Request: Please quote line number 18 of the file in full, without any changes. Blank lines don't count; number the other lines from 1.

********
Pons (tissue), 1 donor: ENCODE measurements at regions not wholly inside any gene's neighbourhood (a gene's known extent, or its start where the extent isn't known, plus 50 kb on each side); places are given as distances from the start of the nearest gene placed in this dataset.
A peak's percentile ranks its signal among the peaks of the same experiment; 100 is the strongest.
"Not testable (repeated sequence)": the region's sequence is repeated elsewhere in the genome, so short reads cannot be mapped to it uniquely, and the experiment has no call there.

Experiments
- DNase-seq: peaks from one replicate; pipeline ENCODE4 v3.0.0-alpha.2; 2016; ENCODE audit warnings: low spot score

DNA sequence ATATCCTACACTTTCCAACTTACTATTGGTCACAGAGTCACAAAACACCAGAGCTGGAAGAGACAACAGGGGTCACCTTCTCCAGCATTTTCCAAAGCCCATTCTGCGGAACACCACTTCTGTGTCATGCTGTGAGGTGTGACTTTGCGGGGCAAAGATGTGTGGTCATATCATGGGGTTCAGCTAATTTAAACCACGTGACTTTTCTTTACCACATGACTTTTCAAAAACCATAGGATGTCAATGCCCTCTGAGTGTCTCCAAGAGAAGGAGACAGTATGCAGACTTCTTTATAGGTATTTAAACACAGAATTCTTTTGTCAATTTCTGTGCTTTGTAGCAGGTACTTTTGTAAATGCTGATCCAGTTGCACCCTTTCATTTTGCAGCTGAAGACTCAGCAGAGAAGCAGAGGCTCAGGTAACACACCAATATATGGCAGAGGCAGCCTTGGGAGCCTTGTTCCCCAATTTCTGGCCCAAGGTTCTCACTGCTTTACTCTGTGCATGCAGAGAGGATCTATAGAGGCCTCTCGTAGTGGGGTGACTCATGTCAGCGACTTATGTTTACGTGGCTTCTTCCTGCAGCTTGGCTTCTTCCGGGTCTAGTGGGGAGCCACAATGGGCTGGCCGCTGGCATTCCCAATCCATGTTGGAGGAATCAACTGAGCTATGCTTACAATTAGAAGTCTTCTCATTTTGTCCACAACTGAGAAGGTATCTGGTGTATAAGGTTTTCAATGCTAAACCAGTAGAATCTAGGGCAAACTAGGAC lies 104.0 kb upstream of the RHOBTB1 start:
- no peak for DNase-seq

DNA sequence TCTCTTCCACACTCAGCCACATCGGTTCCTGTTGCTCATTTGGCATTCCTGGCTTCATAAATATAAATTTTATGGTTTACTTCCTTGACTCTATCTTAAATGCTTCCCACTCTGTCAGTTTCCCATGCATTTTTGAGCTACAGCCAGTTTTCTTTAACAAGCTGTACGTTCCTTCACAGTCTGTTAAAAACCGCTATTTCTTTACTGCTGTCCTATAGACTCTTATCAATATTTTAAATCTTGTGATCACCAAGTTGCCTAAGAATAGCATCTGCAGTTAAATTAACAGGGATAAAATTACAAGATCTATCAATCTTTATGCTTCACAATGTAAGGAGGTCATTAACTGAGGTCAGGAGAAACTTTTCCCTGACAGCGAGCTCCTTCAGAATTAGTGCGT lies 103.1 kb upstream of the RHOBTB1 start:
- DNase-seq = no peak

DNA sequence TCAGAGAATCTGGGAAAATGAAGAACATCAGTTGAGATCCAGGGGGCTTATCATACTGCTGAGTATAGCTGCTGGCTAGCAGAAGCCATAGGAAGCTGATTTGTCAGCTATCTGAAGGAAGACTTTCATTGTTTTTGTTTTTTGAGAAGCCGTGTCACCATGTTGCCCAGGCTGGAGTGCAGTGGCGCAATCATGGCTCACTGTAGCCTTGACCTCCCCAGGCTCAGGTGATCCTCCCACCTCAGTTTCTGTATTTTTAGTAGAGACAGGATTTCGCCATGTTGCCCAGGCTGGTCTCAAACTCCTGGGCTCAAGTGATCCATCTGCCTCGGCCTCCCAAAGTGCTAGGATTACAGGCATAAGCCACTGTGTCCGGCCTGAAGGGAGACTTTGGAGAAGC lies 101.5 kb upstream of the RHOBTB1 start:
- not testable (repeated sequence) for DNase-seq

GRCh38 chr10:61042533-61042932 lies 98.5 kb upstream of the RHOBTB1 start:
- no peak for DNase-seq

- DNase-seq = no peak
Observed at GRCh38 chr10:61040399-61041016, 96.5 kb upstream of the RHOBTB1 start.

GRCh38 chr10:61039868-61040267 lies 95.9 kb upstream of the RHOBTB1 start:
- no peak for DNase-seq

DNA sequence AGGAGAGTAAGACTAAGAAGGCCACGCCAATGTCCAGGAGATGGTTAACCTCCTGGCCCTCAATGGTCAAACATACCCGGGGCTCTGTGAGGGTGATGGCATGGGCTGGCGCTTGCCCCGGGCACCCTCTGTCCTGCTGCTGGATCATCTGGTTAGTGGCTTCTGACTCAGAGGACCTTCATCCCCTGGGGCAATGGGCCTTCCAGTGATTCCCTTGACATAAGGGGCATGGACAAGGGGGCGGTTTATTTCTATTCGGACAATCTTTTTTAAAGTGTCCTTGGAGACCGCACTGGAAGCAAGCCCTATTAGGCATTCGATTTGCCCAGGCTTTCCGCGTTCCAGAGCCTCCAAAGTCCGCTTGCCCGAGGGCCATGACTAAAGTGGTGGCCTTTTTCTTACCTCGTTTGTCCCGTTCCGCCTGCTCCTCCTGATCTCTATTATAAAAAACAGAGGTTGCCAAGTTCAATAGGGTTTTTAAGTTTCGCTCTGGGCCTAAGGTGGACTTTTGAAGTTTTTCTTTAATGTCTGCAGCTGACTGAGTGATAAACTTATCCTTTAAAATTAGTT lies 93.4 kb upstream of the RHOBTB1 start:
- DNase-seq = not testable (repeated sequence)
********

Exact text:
DNA sequence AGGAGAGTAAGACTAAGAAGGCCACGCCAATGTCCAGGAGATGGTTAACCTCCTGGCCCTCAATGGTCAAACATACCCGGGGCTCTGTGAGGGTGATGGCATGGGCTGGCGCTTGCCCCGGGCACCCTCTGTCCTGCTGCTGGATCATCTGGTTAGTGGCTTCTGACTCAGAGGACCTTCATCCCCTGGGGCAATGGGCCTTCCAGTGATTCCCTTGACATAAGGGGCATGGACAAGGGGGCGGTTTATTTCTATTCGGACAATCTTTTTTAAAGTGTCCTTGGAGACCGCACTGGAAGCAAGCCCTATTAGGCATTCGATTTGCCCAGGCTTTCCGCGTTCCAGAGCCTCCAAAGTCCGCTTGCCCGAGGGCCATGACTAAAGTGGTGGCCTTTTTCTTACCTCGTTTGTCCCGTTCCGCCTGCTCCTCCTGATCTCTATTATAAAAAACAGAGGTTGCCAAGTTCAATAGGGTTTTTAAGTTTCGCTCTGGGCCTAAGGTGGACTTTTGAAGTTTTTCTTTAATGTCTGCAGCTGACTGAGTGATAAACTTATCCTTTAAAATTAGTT lies 93.4 kb upstream of the RHOBTB1 start: